Kurt, a young child stuck on a hazardous planet full of bizarre machines and lethal traps, wanders relentlessly through chambers to find his way home. We keep a close eye on his movements. Not only are we charmed by the wonderful images, but we are also terrified to blink. A split second of inattention is all it takes for the young hero to die violently. Pid doesn’t spare the harsh taste of loss in a game that looks like sweets.
This game has the feel of a traditional platformer. However, the developers attempted to vary the gaming mechanics in step with current trends. The hero has the ability to throw crystals that produce anti-gravity ray beams. We float above the earth because of them. We may have two such beams operational at the same time, which allows us to move between them almost without touching the earth. The developers deliberately employed this dynamic while constructing the levels, so we will fly as frequently as we will sprint and leap. The concept is appealing, and the execution is so outstanding that we rapidly adapt to the new manner of movement. The first locales in the game appear to be quite intriguing. We’re starting to believe that we’re dealing with a game full of unique and well-thought-out puzzles, and the problems that the succeeding chambers throw at us will necessitate an increasing engagement of our gray cells. However, the game essentially discredits us as soon as we are satisfied that we have uncovered the platform successor to Portal. We are compelled to hop about the boards, the structure of which plainly indicates that Pid’s developers’ ingenuity was not adequate for long. It’s full of cliched concepts, formulaic duties, and ill-conceived solutions. We rapidly get the feeling that the authors did not have the time or the creativity to fill the excellent shape with similarly sophisticated information.
The high level of difficulty in Pid is attributable to the production’s flaws rather than its inventiveness. When we run into the same monster, fall into the same abyss, or get trapped on the same spikes, we die 10 times. Each element does not represent a problem on its own, but they are presented in such a dense manner that it is just tough to traverse between them – especially because the arrangement of the platforms sometimes compels you to jump blindly. They appear to have been placed in this manner unintentionally rather than purposefully. Gadgets that boost the hero’s resistance to dangers are frequently accessible, although they are ineffective. Kurt dies quickly in practice, empowered or not. Despite the fact that the checkpoints are closely spaced, returning to the task’s starting for the twentieth time might successfully discourage you from playing the game. The threat of having to redo a level also discourages you from investigating the boards and discovering secret bonuses. Most of them are skillfully disguised, and finding them brings a lot of joy, but what good is it if all it takes is one wrong move to send us back to the checkpoint? Nobody wants to face the same challenges a second time. Especially since valuables aren’t frequently put on the path to our destination, and once we’ve collected them, we still have a million chances to die. On the one hand, the game allows you to experience the excitement of exploration, but on the other, it may cruelly penalize you for your urge to explore.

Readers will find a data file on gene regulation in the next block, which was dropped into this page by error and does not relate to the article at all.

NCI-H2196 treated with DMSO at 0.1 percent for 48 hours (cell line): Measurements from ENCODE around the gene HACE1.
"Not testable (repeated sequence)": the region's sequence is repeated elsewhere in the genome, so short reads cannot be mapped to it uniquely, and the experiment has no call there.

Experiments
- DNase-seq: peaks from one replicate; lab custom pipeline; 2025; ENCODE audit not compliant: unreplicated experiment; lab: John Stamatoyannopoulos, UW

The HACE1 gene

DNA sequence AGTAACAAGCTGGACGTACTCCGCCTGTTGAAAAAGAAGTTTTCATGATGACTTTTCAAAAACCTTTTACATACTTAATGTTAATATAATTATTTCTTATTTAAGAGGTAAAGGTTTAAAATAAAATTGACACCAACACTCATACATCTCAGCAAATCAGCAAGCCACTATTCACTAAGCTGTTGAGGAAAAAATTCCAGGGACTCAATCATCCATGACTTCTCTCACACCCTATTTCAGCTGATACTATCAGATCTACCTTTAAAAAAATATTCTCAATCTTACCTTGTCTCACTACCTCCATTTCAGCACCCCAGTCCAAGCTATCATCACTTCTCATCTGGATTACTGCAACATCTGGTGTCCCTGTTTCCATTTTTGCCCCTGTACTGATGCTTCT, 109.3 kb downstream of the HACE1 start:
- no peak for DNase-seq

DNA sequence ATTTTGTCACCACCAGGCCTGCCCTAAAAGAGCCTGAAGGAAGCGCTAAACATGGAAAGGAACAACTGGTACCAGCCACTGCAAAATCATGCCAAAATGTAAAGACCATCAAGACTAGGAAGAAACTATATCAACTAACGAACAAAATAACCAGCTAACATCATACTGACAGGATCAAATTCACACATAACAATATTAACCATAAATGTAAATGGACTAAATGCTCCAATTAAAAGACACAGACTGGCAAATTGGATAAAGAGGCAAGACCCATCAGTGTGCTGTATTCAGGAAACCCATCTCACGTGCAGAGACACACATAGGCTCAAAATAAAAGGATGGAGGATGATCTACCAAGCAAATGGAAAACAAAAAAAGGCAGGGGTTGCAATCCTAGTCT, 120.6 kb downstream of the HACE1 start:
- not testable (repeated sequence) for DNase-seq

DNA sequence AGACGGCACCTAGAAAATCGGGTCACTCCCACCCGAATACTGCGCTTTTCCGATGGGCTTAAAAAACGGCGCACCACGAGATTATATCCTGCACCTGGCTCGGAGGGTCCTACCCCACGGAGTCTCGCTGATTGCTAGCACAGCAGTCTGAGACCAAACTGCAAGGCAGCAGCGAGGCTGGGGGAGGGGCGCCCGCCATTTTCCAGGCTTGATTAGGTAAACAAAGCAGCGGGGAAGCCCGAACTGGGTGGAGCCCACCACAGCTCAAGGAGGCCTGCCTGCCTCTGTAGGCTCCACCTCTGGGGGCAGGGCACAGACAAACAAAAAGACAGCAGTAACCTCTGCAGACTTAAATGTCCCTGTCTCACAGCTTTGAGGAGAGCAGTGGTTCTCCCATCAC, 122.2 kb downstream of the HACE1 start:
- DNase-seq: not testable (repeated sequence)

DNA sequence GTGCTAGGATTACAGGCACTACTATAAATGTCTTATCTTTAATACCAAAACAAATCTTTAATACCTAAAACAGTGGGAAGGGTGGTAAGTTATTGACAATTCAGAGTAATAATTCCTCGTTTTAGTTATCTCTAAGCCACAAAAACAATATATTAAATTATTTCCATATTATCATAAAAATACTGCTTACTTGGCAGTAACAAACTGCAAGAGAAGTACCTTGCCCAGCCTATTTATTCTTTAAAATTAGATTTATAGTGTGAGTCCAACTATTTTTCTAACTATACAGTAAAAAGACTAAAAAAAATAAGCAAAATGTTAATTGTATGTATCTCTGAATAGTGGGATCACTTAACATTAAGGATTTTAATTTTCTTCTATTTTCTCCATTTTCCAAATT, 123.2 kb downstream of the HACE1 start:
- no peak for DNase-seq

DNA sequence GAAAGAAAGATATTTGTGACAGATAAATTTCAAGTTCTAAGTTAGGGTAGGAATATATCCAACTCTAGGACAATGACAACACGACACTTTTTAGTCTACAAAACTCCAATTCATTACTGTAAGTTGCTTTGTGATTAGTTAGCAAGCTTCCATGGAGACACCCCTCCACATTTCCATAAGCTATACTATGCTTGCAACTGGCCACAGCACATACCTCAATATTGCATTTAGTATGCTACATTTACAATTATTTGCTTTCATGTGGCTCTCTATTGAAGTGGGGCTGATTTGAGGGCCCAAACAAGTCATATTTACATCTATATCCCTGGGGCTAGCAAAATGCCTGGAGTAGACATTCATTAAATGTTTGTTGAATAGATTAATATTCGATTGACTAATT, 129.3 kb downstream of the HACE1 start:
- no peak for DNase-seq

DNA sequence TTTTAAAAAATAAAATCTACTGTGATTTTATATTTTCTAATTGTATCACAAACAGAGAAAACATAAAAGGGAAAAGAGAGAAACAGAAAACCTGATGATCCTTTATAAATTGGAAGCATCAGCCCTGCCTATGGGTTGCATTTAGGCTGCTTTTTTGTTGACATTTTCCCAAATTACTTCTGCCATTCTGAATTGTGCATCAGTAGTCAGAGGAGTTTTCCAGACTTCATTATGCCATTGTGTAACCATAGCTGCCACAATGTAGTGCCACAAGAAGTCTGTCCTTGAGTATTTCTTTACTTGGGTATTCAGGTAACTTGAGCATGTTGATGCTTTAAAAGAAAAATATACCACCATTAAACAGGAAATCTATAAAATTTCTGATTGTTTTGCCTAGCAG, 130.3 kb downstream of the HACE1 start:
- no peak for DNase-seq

We will have to deal with a boss from time to time. These are well crafted and impressive in their size. The majority of them make Kurt appear like an unnoticed midget. Everyone has their own personality and methods of complicating our life. Big robots, on the other hand, have weak places that must be expertly exploited in order to beat them and continue the adventure. Unfortunately, the game’s most significant disadvantage also stands in the way: the requirement to properly timing all actions. The faultless execution of the inventors’ intended leap sequence while altering gravity seemed to be bordering on a miracle. Of course, practice makes perfect, and each Goliath is eventually destroyed. We may also play Pid together. That is, two individuals, locally, not remotely. Completing the boards jointly, on the other hand, may prove more challenging than going solo. It’s simple to accidently rain on one other’s parade. The appearance of the second figure and his extra gravity rays mostly adds to the mayhem on screen. Completing the game, which is challenging enough for one person on the usual difficulty level, becomes exceedingly difficult in multiplayer mode, and nearly impossible on the higher difficulty level.
Games that are exhausting rather than pleasant should be abandoned. Pid, on the other hand, has a plan that will save him from this destiny. This is the game’s incredible environment and mood. The visuals are of a quality that is rarely seen in independent games. The splendor of the exhibited universe will certainly move you! While playing, “The Little Prince”, “Limbo”, and great Japanese cartoons like “Spirited Away” and “Howl’s Moving Castle” spring to mind. Although full of nostalgia and danger, the planet to which fate has cast us will enchant you with its marvels. Pid, if polished, may become one of those independent games that have been discussed for years.